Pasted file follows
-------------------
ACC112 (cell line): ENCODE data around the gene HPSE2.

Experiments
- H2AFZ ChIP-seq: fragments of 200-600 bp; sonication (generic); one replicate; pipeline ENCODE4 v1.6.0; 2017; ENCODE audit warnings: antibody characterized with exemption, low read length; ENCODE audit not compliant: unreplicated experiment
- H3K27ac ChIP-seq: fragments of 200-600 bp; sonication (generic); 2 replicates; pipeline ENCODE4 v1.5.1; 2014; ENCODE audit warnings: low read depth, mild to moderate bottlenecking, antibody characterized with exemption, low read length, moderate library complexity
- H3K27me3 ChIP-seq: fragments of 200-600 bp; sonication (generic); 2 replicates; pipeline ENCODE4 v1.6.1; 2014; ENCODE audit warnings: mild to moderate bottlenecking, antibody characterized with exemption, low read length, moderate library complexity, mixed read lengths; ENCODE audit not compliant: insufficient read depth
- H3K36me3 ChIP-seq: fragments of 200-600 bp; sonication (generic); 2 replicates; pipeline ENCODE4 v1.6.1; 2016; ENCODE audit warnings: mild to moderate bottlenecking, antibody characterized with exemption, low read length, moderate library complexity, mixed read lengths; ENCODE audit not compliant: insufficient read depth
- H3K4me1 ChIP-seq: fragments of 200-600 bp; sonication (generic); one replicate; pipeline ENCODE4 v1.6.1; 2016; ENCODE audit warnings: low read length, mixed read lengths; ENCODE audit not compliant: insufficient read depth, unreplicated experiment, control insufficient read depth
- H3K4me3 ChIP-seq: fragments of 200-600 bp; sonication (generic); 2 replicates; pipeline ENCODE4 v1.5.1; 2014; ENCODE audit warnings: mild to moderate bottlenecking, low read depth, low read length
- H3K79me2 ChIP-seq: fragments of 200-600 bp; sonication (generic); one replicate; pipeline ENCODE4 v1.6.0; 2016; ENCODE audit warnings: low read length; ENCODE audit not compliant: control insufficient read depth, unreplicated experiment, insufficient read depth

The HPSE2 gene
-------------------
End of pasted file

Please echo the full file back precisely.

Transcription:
ACC112 (cell line): ENCODE data around the gene HPSE2.

Experiments
- H2AFZ ChIP-seq: fragments of 200-600 bp; sonication (generic); one replicate; pipeline ENCODE4 v1.6.0; 2017; ENCODE audit warnings: antibody characterized with exemption, low read length; ENCODE audit not compliant: unreplicated experiment
- H3K27ac ChIP-seq: fragments of 200-600 bp; sonication (generic); 2 replicates; pipeline ENCODE4 v1.5.1; 2014; ENCODE audit warnings: low read depth, mild to moderate bottlenecking, antibody characterized with exemption, low read length, moderate library complexity
- H3K27me3 ChIP-seq: fragments of 200-600 bp; sonication (generic); 2 replicates; pipeline ENCODE4 v1.6.1; 2014; ENCODE audit warnings: mild to moderate bottlenecking, antibody characterized with exemption, low read length, moderate library complexity, mixed read lengths; ENCODE audit not compliant: insufficient read depth
- H3K36me3 ChIP-seq: fragments of 200-600 bp; sonication (generic); 2 replicates; pipeline ENCODE4 v1.6.1; 2016; ENCODE audit warnings: mild to moderate bottlenecking, antibody characterized with exemption, low read length, moderate library complexity, mixed read lengths; ENCODE audit not compliant: insufficient read depth
- H3K4me1 ChIP-seq: fragments of 200-600 bp; sonication (generic); one replicate; pipeline ENCODE4 v1.6.1; 2016; ENCODE audit warnings: low read length, mixed read lengths; ENCODE audit not compliant: insufficient read depth, unreplicated experiment, control insufficient read depth
- H3K4me3 ChIP-seq: fragments of 200-600 bp; sonication (generic); 2 replicates; pipeline ENCODE4 v1.5.1; 2014; ENCODE audit warnings: mild to moderate bottlenecking, low read depth, low read length
- H3K79me2 ChIP-seq: fragments of 200-600 bp; sonication (generic); one replicate; pipeline ENCODE4 v1.6.0; 2016; ENCODE audit warnings: low read length; ENCODE audit not compliant: control insufficient read depth, unreplicated experiment, insufficient read depth

The HPSE2 gene